"Messy, Crude Family Dynamics"
What You Need To Know:
A MADEA FAMILY FUNERAL veers between crude situation comedy and soap opera. The Christian background of Madea and her extended family only serves as a backdrop to make crude, unfunny, tasteless jokes. At the end, when all the family secrets are revealed, Madea attempts to impart some advice to her relatives. She presents a mixed bag of pop psychology, feminism and Romantic nonsense about personal empowerment. The mixture is pretty much divorced from any biblical truth or values. Media-wise viewers should skip A MADEA FAMILY FUNERAL.
In TYLER PERRY’S A MADEA FAMILY FUNERAL, Madea, her brother Joe, Joe’s son, Brian, and two of Madea’s friends attend an anniversary party for two distant married relatives, only to have the man drop dead during a secret hotel rendezvous with his current young mistress. A MADEA FAMILY FUNERAL is pretty stupid and has an annoying antinomian worldview with a slightly feminist subtext that only uses the Christian background of Madea’s family to make crude, unfunny, often tasteless jokes.
The movie opens with Sylvia, the daughter of Vianne and Anthony planning a surprise anniversary party for them. Vianne and Anthony show up early, and Sylvia and her younger brother, Jessie, tell them to come back that night. Anthony says he’ll take Vianne to church to do some volunteer work while he goes shopping.
Cut to Madea, her brother, Joe, Aunt Bam, and Aunt Hattie getting ready for the three-hour drive to Vianne and Anthony’s house. After some crude jokes and repartee, Joe’s son, Brian, stops by to pick them up. They finally get underway but are briefly waylaid by a traffic stop by a couple white policemen.
Brian takes Madea and her entourage to a nearby hotel, which causes Madea to complain why can’t they stay at a relative’s house like other black people do. At the hotel, they run into A.J., Jessie and Sylvia’s older brother, who’s just been cheating on his wife, Carol, with Jessie’s fiancée, Gia. Surprisingly, in the very next hotel room, Andrew has had a heart attack while having a sadomasochistic tryst with Renee, a family friend who was just over at Andrew and Vianne’s house helping Sylvia prepare the anniversary party.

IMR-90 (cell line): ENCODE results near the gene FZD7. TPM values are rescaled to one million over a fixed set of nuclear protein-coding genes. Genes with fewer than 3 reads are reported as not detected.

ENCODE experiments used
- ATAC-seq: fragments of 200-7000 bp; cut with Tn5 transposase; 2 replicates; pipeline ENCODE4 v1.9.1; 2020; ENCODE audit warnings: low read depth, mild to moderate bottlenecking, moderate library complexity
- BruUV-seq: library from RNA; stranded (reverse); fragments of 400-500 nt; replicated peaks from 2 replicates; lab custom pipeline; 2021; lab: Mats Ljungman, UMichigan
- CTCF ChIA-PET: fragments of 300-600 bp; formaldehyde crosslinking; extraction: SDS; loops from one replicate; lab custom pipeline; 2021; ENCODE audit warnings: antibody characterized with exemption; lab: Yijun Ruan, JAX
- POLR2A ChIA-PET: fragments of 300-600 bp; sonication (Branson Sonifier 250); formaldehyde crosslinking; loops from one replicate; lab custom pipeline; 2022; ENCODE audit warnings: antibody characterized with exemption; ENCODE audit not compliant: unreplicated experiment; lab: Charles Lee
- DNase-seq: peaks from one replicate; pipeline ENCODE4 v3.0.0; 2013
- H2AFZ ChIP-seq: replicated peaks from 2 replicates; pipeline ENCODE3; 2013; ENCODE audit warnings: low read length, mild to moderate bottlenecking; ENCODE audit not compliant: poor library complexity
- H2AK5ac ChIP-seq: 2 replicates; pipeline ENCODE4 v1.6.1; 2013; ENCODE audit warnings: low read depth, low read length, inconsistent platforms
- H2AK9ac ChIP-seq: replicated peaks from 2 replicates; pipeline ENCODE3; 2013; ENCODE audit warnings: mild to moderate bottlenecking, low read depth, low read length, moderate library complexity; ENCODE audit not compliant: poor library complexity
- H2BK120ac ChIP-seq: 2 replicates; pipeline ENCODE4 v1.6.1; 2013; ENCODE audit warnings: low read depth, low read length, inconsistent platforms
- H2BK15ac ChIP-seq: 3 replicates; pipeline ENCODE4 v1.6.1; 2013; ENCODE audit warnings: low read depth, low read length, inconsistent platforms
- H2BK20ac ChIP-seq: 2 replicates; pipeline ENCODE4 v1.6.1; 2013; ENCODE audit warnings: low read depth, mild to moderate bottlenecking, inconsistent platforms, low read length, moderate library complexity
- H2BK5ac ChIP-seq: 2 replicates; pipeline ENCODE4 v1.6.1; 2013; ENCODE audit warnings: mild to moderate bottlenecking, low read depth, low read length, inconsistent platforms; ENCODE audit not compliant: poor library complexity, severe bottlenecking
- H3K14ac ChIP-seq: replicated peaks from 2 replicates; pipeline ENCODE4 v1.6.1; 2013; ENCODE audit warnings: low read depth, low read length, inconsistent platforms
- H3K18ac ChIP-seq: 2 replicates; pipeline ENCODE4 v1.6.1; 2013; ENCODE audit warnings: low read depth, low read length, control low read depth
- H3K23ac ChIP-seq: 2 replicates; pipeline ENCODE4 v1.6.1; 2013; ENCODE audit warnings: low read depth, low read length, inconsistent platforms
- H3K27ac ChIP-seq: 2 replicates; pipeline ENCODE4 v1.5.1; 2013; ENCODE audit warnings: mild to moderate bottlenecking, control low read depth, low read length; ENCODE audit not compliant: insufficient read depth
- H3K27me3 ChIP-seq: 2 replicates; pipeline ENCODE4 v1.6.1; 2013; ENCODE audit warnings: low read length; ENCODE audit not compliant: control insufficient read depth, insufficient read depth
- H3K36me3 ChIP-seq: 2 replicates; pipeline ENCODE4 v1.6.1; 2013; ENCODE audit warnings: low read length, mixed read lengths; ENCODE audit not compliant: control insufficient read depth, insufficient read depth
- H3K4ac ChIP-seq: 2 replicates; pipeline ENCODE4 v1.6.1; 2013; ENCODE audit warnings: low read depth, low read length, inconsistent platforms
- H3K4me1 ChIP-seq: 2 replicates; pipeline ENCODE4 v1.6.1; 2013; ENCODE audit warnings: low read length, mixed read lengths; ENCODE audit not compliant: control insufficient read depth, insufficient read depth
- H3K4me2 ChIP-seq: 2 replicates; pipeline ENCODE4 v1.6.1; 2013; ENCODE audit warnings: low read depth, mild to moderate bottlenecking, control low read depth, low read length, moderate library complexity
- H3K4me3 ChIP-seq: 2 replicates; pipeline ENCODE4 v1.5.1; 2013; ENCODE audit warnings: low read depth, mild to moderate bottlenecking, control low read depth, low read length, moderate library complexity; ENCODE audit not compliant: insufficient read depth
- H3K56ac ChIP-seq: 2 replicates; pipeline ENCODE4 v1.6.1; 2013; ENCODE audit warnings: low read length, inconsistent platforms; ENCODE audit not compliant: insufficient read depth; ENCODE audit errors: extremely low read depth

Everyone ends up at the house to announce that Anthony’s been taken to the hospital, but at the hospital, Andrew doesn’t make it. The next day, Vianne asks Madea to prepare a quick funeral for her husband. Madea and her nephew, Brian, try to get Joe, Aunt Bam and Aunt Hattie to keep the secret about how Anthony died, but that’s easier said than done. Meanwhile, A.J. and Gia try to keep their own affair secret from the family.
A MADEA FAMILY FUNERAL veers between broad, crude situation comedy and soap opera. Madea’s brother, Joe, is constantly leering at the younger women and making crude jokes about his sexual prowess, his desire to satisfy his lust, and his past as a pimp. Madea keeps slapping Joe and Aunt Bam to keep them quiet about spilling the beans on Anthony. Other parts of the movie focus on the soap opera playing out between Anthony’s two sons, Jessie and A.J., A.J.’s wife, and Jessie’s fiancée. Meanwhile, A.J. keeps angrily asking Renee to leave, because he blames her for his father’s sudden death. The broad comedy returns at the church funeral for Anthony, where Madea tries to reign in people’s tendency to stretch out the funeral service throughout the afternoon.
Tyler Perry’s first few movies featuring his Madea character had a more serious Christian background. In A MADEA FAMILY FUNERAL, however, that’s gone by the wayside. Thus, the Christian and church background of Madea and her extended family only serves as a backdrop to make crude, unfunny and tasteless jokes, even at the crazy funeral. At the end of the movie, when all the family secrets are revealed, Madea makes an attempt to impart some advice to her relatives, including A.J., his wife, and his mother. A.J. says he wants to change his behavior, but Madea tells him he should try to get some counseling if he truly wants to change. Meanwhile, she tells his wife and mother they need to seek their own happiness without relying on a man or focusing on the needs of their children, as the mother had done.
So, in the end, A MADEA FAMILY FUNERAL presents a mixed bag of pop psychology, feminism and Romantic nonsense about personal empowerment. The mixture is pretty much divorced from any biblical truth or values, including the kind of truth and values we find in the practical divine wisdom of the Book of Proverbs. To quote Proverbs 3:33, “The Lord’s curse is on the house of the wicked, but he blesses the home of the righteous.”
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